Google says they are ‘careful not to limit what information people are able to find’, with a spokesman adding that in terms of their paidfor adverts, ‘we don’t allow the promotion of products or services that are designed to enable dishonest behaviour such as essay writing’.
One of the largest essay-mill companies is UK Essays — owned by Barclay Littlewood, 40, who established it in Nottingham in 2003 after training as a barrister. Chief operating officer Daniel Dennehy says they are providing a service through a legitimate business and are not there to be used as a cheating tool.
‘We provide 12,000 orders a year. There are benefits in having an example answer. The vast majority of customers use our product correctly. But we’re not naive enough to say they sometimes don’t.
‘Students are looking for help. Contact time at university with tutors is down and for the money they’ve spent, students aren’t happy and are looking to achieve the best grade they can.’
Another main site is Oxbridge Essays, set up in 2005 by brothers James and Philip Malamatinas, then aged 19 and 21, while Philip was at Birmingham University.
The company actively seeks to recruit Oxbridge graduates and charges around £600 for a firstclass undergraduate essay delivered in six days.
Cambridge graduate Rebecca Mazie, 34, who received a 2:1 in Humanities in 2005 and a MPhil in 2006, wrote 15 essays for the site between 2006 and 2008.
Rebecca, originally from Cornwall but now living in Beijing, says students are ‘ short- changing’ themselves. ‘The company specifically hired Oxbridge graduates; that was their selling point. They would send emails with topics, the number of words and the fee. I got around £100 for an essay.
‘I wrote about history, art history, anthropology and sociology. I was working full-time after my degree in a library and not making a huge amount. I had friends working for essay mills more seriously and it was their main income.’
At the time, Rebecca didn’t have a moral problem with what she did but now feels differently. ‘I didn’t see it as my responsibility what people did with the essays I wrote. I felt it was on their consciences whether they submitted them as their own.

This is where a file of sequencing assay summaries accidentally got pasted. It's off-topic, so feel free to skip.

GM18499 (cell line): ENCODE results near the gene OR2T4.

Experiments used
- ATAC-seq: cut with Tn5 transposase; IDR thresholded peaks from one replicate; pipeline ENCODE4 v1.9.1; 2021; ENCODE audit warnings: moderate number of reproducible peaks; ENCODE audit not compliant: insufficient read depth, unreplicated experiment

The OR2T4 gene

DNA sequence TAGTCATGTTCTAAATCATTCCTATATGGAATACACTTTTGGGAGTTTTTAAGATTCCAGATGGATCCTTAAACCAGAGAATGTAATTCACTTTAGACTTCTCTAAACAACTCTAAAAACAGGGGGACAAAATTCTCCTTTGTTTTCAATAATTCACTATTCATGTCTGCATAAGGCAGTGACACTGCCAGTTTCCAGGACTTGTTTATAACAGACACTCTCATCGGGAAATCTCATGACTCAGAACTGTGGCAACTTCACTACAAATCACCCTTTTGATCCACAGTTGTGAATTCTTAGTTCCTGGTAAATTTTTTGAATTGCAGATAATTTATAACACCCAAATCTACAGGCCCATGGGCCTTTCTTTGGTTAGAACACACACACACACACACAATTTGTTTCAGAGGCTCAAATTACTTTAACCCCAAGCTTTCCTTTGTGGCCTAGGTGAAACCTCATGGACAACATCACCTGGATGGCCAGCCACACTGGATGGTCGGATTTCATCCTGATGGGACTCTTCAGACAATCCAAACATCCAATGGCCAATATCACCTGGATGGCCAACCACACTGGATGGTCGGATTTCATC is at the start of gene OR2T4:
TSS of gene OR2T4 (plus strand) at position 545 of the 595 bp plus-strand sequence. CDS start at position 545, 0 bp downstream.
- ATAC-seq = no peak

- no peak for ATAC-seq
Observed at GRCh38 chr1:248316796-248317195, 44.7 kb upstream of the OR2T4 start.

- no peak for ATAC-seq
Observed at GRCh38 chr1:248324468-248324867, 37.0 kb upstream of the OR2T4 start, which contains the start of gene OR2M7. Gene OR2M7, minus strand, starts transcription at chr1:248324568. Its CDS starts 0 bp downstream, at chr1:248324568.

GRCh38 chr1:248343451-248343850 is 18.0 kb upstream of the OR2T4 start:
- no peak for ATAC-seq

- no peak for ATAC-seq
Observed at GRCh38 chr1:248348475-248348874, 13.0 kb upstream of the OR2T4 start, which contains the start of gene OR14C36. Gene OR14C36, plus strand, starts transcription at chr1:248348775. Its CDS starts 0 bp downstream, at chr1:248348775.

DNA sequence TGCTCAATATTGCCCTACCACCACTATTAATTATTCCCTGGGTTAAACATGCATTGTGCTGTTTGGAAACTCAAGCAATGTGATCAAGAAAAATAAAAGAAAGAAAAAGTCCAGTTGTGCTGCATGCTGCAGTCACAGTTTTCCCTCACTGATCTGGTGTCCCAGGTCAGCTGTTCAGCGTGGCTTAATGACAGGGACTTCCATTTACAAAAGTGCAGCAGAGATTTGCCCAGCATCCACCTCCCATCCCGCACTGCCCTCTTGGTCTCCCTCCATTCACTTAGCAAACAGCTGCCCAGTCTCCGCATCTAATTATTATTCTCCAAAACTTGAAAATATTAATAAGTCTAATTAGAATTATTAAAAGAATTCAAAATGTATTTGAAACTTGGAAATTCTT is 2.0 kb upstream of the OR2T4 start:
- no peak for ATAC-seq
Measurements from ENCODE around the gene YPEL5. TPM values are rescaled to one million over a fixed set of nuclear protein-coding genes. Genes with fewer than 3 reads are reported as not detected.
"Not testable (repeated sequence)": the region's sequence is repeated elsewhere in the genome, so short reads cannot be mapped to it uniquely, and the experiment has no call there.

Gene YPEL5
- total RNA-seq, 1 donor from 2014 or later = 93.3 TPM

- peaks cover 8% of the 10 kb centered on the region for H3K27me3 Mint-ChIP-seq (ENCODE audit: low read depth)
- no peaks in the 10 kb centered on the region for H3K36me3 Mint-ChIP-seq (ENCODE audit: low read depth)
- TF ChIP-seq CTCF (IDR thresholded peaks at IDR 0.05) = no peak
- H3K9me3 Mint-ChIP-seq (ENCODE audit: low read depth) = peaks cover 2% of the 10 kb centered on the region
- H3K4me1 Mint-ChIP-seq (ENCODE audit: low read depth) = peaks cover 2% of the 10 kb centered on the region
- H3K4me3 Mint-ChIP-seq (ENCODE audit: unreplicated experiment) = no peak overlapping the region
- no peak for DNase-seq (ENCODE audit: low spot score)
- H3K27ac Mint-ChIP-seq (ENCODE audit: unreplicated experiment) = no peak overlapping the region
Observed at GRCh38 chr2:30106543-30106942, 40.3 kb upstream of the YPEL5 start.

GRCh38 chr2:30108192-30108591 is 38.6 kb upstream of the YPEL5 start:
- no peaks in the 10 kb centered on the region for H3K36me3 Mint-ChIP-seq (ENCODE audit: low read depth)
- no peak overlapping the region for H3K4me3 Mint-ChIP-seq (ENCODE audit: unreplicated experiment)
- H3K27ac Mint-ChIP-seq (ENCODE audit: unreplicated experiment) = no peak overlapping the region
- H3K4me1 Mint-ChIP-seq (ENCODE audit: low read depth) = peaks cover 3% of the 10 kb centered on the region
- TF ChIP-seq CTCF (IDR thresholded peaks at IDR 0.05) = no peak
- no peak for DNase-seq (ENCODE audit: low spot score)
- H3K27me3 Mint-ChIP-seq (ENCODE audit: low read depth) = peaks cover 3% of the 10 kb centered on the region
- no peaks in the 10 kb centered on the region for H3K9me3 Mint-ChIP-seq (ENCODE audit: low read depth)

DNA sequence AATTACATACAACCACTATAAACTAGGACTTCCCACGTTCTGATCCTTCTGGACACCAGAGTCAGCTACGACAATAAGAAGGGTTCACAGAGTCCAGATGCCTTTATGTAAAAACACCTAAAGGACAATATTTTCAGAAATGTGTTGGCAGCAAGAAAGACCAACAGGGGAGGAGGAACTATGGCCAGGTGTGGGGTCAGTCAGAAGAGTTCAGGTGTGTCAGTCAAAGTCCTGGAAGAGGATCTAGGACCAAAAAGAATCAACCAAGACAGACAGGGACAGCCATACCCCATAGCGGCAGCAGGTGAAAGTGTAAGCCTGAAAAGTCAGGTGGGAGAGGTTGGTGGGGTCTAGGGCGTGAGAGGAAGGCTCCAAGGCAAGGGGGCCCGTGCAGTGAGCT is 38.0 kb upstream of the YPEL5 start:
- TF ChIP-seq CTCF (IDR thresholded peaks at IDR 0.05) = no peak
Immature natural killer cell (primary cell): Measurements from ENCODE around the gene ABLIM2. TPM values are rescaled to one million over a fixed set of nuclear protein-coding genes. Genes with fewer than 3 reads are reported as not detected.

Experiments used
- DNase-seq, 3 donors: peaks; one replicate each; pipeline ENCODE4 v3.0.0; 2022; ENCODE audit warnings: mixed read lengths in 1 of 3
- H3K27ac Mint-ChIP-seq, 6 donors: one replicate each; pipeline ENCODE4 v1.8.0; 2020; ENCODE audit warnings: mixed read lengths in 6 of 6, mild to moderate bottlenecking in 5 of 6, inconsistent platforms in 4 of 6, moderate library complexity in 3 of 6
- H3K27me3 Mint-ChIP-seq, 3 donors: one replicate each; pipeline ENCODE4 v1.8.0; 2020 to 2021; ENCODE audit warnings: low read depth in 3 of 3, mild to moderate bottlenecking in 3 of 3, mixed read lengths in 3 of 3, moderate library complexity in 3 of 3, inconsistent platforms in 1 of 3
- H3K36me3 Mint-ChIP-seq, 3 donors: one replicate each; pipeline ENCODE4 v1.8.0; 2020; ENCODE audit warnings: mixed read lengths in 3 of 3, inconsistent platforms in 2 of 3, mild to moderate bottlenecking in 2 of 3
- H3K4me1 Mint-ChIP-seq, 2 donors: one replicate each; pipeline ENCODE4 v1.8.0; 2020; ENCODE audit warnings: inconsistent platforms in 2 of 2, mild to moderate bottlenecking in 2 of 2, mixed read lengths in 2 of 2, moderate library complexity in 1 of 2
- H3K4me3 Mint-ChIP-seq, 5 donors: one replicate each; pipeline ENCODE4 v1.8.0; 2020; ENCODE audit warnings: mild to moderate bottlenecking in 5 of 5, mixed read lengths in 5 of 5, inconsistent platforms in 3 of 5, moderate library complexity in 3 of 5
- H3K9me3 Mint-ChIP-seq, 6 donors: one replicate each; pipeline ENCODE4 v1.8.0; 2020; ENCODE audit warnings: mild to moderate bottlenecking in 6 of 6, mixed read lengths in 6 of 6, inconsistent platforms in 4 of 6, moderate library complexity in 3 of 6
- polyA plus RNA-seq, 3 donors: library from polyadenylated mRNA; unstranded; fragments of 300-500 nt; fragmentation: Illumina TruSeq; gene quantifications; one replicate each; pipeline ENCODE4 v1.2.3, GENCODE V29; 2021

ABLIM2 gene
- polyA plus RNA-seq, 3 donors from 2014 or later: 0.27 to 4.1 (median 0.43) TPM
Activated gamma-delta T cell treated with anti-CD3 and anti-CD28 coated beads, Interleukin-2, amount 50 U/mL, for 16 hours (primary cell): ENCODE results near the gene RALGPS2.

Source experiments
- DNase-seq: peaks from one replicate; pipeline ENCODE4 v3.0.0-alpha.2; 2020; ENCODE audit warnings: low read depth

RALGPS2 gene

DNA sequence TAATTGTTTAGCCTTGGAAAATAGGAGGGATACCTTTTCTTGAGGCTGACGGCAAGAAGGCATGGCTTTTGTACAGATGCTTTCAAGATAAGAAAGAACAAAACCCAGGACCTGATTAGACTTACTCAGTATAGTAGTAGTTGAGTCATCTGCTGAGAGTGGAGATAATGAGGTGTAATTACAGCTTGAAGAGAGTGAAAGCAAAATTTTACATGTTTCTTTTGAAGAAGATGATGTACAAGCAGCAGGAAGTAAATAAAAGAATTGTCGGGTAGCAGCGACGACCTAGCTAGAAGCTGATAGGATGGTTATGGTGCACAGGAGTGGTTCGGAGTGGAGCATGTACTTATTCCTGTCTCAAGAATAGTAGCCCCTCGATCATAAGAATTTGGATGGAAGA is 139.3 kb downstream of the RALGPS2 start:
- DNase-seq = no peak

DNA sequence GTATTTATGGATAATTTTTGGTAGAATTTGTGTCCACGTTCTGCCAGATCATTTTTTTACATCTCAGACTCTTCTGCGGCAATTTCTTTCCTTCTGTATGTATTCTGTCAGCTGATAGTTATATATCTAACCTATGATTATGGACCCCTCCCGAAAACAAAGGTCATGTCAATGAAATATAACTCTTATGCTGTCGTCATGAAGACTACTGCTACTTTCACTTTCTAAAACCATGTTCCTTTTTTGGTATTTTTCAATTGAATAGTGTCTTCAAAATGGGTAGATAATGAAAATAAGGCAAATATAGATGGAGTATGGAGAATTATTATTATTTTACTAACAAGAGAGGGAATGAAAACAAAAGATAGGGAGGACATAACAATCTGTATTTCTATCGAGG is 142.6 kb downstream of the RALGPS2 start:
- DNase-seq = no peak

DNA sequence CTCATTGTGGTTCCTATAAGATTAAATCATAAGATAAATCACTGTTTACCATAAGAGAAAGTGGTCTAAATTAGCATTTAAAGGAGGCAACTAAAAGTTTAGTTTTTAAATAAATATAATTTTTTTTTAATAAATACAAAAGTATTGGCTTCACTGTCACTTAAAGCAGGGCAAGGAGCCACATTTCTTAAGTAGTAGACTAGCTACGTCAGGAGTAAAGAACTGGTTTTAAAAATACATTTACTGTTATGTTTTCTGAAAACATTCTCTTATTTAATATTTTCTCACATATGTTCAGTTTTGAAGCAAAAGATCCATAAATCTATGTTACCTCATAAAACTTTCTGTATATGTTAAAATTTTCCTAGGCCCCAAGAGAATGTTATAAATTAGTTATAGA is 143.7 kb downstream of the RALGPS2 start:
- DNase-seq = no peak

‘ Now I feel students aren’t learning anything. They’re paying more than £9,000 a year but, if you let other people write for you, what’s the point?’
With such widespread cheating, there are growing calls for something to be done.
Last September, the Russell Group published a letter calling for essay mills to be outlawed, as they are in New Zealand, Australia and 17 U.S. states. The Advertising Standards Authority recently upheld complaints against three essay mills — UK Essays, Essay Writing Service UK and Oxbridge Essays — that the firms’ websites were downplaying the risks of students handing in purchased essays as their own.
SO FAR, the Government has resisted calls to legislate against essay mills, with Education Secretary Damian Hinds instead saying last month that he wants Google to take down ‘unethical’ sites in ‘ black market essay writing’ and for PayPal to stop processing their fees. PayPal said: ‘At PayPal, we carefully review accounts that are flagged to us for possible violations of our policies, as well as UK laws and regulations.
‘An internal review is already under way looking at the implications of essay-writing services. We would be happy to talk to the Department of Education about their concerns.’
The Department for Education says that although internet companies are taking steps to remove hundreds of adverts, universities ‘have a role to play’ and should ‘ introduce honour codes’ for students to say they won’t cheat.
There is also hope that software, which can compare a student’s writing against their other work to see if it is their own, will act as a deterrent in the future.
But, for now, there is little way for university tutors to know whether their students have written the essays they are marking and, ultimately, if they have earned their degree through hard work or deception.
Kelly Jenkins asked for her name to be changed to protect her current employment position
Service: Kaiesha Page was paid £80 for an assignment. Inset: A typical essay-mill advert